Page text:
TOKYO — Even Shohei Ohtani, arguably the best player in the major leagues, feels down at times, particularly when his team isn’t winning.
And that’s been the case during each of the four seasons he’s been with the Los Angeles Angels, all of which have ended with losing records.
His mental state during those struggles was among the few small nuggets Ohtani revealed in an hour-long interview Monday at the Japan National Press Club.
The Q-and-A session focused heavily on local matters about being back home, about local food and local baseball personalities, and even questions about when the 27-year-old might start a family.
“I think this is something you cannot force to happen, it just naturally happens,” he said, speaking in Japanese through an interpreter. “I think it’s still well ahead of me.”
Ohtani is under contract for next season at $5.5 million, which will be his highest annual salary thus far. He remains under the Angels’ control through 2023 and could become a free agent after that season.
Questions about free agency did not come up in Monday’s interview, although he was asked about his taxes in the United States.
“Los Angeles has high tax rates,” he said, indicating he was happy to pay them. “So slightly more than half of what I earn has to be paid in taxes. So I pay my taxes. It’s not that I consume a lot. I really don’t spend, so it just goes into my savings.”
Almost every question began with a congratulatory message, often long ones. He was asked to comment on his memories of the 2011 earthquake, tsunami and meltdown of three nuclear reactors that killed almost 20,000 people in northeastern Japan, his home region.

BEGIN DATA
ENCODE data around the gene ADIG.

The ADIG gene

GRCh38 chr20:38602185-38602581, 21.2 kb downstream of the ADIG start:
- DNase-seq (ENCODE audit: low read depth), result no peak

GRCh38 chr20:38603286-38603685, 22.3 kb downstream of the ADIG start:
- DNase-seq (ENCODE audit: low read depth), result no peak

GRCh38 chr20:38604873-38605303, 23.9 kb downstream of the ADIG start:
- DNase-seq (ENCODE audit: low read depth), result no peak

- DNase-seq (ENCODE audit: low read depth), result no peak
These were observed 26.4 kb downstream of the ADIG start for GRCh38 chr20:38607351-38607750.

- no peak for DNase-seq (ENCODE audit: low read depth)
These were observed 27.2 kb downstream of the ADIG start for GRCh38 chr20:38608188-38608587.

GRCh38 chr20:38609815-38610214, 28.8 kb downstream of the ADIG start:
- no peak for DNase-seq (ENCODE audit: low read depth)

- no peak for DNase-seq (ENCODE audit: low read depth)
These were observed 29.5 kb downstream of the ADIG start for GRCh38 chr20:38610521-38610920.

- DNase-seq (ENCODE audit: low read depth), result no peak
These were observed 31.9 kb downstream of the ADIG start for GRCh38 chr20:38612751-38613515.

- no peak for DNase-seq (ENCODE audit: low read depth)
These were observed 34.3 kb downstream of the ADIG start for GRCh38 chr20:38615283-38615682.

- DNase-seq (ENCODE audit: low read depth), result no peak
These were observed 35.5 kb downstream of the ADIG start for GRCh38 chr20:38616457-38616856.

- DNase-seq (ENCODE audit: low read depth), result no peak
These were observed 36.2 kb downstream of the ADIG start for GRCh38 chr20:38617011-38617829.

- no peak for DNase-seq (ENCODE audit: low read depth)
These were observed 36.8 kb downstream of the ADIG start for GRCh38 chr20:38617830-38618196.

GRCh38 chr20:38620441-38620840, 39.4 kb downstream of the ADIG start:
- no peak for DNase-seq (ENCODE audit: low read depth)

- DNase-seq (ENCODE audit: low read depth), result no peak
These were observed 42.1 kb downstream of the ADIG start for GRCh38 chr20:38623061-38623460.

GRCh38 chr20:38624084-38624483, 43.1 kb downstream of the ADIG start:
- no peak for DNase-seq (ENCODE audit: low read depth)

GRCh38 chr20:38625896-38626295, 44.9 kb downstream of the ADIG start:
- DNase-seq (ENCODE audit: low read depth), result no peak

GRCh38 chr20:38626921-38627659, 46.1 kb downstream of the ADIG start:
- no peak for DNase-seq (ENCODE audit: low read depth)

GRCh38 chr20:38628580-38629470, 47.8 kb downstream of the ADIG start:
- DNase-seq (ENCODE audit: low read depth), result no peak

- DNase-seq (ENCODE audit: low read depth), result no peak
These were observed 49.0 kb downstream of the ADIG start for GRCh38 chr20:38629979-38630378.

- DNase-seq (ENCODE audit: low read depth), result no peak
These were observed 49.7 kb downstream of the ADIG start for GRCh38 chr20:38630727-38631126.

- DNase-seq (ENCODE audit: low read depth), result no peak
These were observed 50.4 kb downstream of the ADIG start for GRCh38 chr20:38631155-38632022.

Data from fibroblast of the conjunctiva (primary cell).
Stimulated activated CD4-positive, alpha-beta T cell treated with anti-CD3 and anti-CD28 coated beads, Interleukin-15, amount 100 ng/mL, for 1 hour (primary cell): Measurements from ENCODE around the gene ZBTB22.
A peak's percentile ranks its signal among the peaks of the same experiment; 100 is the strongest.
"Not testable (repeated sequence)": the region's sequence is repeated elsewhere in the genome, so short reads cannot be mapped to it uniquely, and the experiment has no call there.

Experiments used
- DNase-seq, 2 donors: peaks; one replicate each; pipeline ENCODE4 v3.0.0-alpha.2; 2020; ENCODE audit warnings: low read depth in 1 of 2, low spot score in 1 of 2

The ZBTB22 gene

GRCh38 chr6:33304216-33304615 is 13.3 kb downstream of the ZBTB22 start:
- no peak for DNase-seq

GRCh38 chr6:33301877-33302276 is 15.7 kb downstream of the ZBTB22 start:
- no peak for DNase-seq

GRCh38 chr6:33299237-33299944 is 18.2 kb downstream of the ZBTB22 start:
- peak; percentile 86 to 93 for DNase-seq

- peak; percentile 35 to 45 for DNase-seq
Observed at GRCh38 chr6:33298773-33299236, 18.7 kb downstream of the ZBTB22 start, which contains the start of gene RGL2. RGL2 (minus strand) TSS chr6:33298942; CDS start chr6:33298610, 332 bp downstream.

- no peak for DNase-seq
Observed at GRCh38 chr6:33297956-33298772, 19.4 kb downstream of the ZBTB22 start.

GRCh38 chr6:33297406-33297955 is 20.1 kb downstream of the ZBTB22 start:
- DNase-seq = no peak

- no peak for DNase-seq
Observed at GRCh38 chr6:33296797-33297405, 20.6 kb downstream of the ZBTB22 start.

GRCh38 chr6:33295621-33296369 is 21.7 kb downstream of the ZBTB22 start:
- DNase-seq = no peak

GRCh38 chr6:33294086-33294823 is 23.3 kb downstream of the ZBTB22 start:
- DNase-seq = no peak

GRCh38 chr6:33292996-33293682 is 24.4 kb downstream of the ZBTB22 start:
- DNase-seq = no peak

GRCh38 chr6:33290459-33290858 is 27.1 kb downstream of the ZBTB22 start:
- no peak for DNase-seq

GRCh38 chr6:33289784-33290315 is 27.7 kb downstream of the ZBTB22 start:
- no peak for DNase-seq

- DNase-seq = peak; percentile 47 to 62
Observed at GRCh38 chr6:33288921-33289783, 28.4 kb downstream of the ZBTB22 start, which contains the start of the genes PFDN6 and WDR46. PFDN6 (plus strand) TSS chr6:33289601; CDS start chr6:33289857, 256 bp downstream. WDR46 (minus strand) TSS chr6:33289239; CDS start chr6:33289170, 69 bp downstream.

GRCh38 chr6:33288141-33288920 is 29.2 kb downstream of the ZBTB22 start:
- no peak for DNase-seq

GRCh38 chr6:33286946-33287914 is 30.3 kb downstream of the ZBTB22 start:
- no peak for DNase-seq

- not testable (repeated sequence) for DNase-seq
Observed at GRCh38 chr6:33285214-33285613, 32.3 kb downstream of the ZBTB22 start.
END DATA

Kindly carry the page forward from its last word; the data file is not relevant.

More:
And he was asked several times about being “down” emotionally and getting through it.
“How do you overcome that?” he was asked.
“Of course I feel down,” he said, indicating his emotions toward the end of the just-completed season.
“Since I joined the major leagues, the team has not been winning and we didn’t have much prospect of going beyond the regular season. So in the latter half of the season, psychologically it was more stressful. And of course I feel down occasionally when I can’t hit — or when my pitches are hit.”
However, Ohtani said that suffering through a losing season was better than not playing at all, which he experienced in several stretches because of injury.
“So even feeling down included, it was a wonderful year,” he said.
Ohtani is a leading candidate for the American League MVP award, which will be announced later this week.
He was asked where he will be when the award winner is revealed.
“I don’t know where I will be,” he said straightforwardly, which was typical of his responses.
The Mets spent, the Yankees didn’t and more
When MLB free agency began, as I was comparing notes with agents and executives, a popular discussion was how many players would sign big deals before the collective bargaining agreement expired on Dec. 1. The common opinion was that only a couple of guys would sign for $75 million or more — and some legitimately thought zero would. They also expected slower-than-usual overall volume.
All of that turned out to be … wildly wrong!
Now we’re in the midst of a lockout that will likely freeze the market for months, but before Dec. 1, we had tons of action to a degree that no one expected. Over the course of about three weeks, teams handed out 51 MLB deals with guaranteed money totaling $1.974 billion. If you include extensions occurring in the 2021 calendar year, another $1.655 billion was spent, and nearly $1.1 billion of that went to five players: Byron Buxton, Wander Franco, Jose Berrios, Francisco Lindor and Fernando Tatis Jr. Let’s go on a journey of the lessons learned from this incredibly entertaining and active first part of the offseason.
The Mets went hard.